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Risk of persistent and recurrent cervical neoplasia following incidentally detected adenocarcinoma in situ

Published:November 28, 2016DOI:https://doi.org/10.1016/j.ajog.2016.11.1044

      Background

      Adenocarcinoma in situ of the uterine cervix is a precursor to cervical adenocarcinoma and may coexist with both adenocarcinoma and high-grade squamous dysplasia (cervical intraepithelial neoplasia 2 and 3). Up to 60% of adenocarcinoma in situ lesions are detected incidentally following excisional biopsies performed for the treatment of cervical intraepithelial neoplasia 2/3. To date there are no data regarding risk factors for persisting or progressive cervical neoplasia in these patients.

      Objective

      We sought to investigate patient outcomes following incidentally detected cervical adenocarcinoma in situ after loop electrosurgical excision procedure or cold knife cone biopsy performed for the treatment of high-grade cervical intraepithelial neoplasia.

      Study Design

      We conducted a retrospective, population-based cohort study of Western Australian patients with an incidental diagnosis of adenocarcinoma in situ from 2001 through 2012. Primary outcomes were persistent or recurrent cervical intraepithelial neoplasia 2/3 and or adenocarcinoma in situ, and invasive adenocarcinoma during follow-up (<12 months) and surveillance (≥12 months) periods.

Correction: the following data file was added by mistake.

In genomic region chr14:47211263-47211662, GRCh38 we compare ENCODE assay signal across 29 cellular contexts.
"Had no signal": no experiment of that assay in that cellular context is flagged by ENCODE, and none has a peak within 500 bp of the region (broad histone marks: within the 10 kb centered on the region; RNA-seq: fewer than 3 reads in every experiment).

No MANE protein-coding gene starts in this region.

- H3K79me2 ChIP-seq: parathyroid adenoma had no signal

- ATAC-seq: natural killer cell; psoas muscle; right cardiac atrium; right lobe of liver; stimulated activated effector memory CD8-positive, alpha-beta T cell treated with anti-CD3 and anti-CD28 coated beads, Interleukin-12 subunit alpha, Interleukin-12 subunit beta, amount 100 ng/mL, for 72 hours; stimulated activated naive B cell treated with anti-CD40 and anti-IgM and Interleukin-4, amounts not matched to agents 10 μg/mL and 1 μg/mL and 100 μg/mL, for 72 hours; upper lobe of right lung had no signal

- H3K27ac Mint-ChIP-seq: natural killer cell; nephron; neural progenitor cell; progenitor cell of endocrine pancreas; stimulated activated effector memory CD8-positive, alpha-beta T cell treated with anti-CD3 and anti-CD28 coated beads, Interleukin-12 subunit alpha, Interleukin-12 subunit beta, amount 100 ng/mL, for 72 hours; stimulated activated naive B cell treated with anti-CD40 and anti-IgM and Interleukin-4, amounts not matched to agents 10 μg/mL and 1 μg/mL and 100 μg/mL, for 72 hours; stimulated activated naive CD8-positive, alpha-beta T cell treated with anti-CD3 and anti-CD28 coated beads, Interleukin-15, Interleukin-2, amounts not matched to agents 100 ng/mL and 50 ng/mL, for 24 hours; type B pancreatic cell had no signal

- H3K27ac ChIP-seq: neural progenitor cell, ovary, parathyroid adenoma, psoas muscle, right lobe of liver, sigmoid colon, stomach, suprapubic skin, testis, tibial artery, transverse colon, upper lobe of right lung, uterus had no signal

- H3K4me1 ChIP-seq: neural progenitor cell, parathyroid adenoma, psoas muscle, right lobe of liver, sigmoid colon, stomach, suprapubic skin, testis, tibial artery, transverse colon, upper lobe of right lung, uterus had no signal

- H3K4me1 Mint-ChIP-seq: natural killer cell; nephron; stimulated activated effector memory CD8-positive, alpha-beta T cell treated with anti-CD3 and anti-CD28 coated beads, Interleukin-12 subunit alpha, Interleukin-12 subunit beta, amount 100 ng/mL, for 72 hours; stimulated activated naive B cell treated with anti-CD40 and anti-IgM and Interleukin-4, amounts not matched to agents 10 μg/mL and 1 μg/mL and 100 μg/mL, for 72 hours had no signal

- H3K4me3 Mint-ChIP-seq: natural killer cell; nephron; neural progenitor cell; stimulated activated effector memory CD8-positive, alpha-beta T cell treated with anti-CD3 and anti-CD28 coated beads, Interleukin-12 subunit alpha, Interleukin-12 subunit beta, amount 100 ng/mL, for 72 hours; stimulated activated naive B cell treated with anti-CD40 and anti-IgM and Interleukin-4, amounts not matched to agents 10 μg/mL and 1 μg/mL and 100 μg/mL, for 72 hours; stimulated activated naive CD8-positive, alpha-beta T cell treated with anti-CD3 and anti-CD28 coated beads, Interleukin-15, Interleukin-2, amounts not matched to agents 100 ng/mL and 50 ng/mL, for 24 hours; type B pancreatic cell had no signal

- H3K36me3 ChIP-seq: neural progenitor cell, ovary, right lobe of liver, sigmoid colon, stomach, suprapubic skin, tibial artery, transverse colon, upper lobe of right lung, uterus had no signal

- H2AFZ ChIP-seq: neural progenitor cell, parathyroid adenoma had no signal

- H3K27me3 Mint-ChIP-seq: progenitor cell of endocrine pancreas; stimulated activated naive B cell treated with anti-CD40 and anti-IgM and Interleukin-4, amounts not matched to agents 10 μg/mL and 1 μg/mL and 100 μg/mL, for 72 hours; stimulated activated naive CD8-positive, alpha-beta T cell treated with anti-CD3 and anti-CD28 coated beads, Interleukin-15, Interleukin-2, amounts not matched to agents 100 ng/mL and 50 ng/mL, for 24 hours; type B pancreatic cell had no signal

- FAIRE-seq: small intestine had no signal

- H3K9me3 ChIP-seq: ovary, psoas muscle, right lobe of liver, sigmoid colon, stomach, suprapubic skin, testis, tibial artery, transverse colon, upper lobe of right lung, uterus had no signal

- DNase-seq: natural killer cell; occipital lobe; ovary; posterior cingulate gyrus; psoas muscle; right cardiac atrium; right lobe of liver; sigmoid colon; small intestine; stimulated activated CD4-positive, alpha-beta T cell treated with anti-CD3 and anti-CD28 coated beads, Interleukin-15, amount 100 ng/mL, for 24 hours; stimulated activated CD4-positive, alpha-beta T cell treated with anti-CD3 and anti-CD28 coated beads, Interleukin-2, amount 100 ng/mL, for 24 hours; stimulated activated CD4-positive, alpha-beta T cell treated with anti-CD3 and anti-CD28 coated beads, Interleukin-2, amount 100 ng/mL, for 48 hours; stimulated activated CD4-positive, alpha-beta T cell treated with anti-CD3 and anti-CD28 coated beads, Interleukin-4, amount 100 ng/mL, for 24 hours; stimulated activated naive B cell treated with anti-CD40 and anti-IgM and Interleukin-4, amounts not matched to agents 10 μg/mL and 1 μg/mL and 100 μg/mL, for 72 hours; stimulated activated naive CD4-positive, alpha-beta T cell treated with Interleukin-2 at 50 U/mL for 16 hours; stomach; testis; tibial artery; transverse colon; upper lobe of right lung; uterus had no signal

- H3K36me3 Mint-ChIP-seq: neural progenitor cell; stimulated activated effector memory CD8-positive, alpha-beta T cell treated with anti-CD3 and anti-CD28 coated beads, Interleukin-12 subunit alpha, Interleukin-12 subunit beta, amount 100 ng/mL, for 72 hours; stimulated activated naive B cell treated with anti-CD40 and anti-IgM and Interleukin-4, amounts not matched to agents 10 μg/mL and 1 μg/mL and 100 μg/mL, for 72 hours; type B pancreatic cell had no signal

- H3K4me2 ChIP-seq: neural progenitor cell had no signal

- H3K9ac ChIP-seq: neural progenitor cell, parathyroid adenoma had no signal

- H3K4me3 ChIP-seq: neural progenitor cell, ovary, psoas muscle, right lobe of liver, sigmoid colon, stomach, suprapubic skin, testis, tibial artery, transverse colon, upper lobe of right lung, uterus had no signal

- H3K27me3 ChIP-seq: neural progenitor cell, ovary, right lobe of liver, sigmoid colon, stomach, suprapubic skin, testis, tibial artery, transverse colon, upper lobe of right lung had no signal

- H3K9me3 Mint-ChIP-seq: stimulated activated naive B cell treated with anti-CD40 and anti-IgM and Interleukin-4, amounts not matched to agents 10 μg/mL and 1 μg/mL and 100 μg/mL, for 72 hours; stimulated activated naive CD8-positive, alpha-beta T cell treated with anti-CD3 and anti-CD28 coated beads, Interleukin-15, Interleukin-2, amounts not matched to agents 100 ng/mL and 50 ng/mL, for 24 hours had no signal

Results

      The cohort comprised 298 patients, with 228 (76.5%) treated initially by loop electrosurgical excision procedure and 70 (23.5%) treated by cold knife cone biopsy. The mean age was 31.2 (range 18-68) years and the median length of follow-up was 2.4 (range 0.3-12.2) years. Overall, 11 (3.7%) patients had cervical intraepithelial neoplasia 2/3, 23 (7.7%) had adenocarcinoma in situ, and 3 (1.0%) had adenocarcinoma diagnosed during the follow-up and surveillance periods. Age >30 years, pure adenocarcinoma in situ lesions, and larger lesions (>8 mm) were associated with a greater risk of disease persistence or recurrence.

      Conclusion

      Following the incidental detection of adenocarcinoma in situ, age >30 years, pure adenocarcinoma in situ lesions, and lesions >8 mm were significantly associated with disease persistence/recurrence. In younger women, incidentally detected adenocarcinoma in situ that coexists with cervical intraepithelial neoplasia 2/3 and is <8 mm extent with clear margins may not require reexcision.

      Key words

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